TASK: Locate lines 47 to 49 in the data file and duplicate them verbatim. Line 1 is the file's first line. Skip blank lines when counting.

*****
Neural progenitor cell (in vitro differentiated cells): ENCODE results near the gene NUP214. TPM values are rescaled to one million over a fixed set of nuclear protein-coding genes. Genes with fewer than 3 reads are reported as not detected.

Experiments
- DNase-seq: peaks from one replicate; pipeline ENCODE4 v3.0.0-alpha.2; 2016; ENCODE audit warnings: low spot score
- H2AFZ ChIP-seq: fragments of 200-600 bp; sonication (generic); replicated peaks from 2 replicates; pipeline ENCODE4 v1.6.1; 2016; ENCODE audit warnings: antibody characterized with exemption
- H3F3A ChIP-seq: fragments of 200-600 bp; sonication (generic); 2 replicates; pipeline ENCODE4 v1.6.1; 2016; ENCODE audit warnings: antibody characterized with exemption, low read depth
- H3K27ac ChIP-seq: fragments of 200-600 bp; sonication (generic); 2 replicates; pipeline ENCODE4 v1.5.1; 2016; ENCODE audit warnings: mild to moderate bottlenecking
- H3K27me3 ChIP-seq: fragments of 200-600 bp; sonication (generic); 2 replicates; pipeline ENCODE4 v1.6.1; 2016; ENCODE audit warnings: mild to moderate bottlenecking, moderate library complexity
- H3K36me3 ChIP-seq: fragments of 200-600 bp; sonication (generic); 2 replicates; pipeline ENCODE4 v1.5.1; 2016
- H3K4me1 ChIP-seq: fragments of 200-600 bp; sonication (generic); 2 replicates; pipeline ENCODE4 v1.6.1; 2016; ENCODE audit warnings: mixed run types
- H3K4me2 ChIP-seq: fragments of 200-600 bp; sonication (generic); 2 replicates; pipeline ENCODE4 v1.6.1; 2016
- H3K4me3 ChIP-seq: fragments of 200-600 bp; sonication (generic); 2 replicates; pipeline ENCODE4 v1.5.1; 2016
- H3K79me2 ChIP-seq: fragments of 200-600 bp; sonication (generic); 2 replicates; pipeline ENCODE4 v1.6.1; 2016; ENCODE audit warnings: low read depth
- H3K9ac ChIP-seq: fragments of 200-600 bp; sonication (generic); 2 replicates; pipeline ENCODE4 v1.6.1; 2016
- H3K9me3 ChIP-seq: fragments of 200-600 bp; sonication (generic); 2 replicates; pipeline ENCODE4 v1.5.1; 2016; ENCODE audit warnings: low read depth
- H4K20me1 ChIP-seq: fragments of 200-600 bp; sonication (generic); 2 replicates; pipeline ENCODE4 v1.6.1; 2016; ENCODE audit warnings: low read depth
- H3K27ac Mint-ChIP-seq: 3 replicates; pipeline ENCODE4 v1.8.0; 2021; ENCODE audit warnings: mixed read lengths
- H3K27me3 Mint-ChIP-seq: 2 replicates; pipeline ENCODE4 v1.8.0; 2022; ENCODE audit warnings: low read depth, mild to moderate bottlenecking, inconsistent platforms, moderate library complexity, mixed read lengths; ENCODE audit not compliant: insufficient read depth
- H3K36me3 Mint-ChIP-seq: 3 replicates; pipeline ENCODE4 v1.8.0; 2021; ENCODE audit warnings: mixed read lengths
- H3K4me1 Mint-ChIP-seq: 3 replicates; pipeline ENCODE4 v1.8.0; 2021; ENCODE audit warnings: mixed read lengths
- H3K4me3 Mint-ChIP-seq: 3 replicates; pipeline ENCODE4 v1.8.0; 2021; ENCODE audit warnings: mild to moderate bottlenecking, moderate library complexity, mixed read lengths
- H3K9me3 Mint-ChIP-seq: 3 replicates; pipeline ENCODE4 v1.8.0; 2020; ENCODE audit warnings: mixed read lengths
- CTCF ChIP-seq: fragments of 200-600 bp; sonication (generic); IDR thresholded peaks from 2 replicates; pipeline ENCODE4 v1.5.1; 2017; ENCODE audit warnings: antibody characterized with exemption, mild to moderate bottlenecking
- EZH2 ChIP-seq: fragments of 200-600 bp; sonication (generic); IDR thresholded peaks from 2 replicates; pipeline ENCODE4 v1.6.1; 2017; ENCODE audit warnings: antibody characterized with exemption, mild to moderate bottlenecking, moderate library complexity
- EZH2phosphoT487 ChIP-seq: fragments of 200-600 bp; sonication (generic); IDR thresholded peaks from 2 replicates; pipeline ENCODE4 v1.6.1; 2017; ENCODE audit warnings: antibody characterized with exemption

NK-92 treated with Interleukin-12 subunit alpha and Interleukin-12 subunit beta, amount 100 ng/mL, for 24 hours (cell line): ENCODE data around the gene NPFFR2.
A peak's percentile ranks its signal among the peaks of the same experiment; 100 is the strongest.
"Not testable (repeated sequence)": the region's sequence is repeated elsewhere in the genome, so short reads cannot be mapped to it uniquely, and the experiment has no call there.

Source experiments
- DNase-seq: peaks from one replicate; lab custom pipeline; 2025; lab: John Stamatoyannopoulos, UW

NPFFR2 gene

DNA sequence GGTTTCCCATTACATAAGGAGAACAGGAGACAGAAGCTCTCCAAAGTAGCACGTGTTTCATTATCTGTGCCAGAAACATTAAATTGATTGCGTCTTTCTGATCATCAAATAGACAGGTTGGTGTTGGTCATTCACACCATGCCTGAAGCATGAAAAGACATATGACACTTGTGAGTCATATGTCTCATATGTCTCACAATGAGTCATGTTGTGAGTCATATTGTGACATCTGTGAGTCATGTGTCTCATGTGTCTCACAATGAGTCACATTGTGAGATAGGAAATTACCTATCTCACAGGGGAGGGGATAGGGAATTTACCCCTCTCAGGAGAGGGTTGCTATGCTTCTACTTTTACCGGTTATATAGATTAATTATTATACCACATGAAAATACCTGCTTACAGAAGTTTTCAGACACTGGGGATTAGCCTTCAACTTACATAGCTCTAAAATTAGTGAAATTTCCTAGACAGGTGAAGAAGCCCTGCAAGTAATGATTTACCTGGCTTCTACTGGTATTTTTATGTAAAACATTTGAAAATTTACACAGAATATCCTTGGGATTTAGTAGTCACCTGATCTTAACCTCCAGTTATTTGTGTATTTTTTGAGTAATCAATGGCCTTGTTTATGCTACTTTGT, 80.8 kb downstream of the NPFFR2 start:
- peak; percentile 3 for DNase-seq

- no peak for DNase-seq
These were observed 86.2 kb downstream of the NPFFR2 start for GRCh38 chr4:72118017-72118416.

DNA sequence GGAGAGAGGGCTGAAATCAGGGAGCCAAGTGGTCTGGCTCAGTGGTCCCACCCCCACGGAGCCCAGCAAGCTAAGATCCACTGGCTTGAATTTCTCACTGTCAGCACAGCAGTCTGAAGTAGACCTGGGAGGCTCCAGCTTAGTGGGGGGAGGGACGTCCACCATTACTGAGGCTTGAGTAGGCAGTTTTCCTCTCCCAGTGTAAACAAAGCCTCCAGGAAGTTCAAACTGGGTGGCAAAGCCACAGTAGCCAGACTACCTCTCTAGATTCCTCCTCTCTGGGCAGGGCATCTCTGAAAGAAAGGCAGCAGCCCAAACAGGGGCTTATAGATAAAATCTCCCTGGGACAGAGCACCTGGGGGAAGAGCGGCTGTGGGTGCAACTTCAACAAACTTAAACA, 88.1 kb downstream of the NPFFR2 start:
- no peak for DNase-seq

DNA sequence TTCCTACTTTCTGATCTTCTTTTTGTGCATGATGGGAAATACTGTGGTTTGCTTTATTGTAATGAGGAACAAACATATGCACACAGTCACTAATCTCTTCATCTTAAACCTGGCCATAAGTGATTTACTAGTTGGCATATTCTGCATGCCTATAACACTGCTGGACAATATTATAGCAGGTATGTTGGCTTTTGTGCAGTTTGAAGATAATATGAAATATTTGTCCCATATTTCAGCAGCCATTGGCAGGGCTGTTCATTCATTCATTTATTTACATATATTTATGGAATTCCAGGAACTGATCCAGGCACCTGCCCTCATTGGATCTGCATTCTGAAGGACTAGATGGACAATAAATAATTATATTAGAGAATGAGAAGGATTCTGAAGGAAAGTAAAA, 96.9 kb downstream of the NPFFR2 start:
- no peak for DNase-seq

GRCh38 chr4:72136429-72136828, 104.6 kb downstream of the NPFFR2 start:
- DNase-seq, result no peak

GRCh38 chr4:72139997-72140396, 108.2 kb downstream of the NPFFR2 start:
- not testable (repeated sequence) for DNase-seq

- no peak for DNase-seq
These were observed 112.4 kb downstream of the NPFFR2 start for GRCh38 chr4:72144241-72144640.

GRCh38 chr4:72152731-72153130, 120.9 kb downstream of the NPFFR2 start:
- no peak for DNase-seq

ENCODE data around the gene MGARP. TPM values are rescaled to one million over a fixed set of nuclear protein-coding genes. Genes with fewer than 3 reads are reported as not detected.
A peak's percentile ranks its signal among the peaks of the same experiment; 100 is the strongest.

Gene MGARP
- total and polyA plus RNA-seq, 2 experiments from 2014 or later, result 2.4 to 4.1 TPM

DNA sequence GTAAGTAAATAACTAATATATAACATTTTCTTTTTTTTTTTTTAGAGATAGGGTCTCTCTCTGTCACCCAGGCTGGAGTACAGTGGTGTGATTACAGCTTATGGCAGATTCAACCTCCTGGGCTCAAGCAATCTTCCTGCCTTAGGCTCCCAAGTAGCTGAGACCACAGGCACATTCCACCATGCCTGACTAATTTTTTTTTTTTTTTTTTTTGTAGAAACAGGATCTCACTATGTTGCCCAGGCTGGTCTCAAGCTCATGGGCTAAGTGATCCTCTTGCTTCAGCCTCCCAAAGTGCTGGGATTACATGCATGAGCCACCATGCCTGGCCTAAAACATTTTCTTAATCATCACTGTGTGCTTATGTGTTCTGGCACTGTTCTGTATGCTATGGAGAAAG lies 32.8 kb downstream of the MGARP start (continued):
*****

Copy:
ENCODE data around the gene MGARP. TPM values are rescaled to one million over a fixed set of nuclear protein-coding genes. Genes with fewer than 3 reads are reported as not detected.
A peak's percentile ranks its signal among the peaks of the same experiment; 100 is the strongest.

Gene MGARP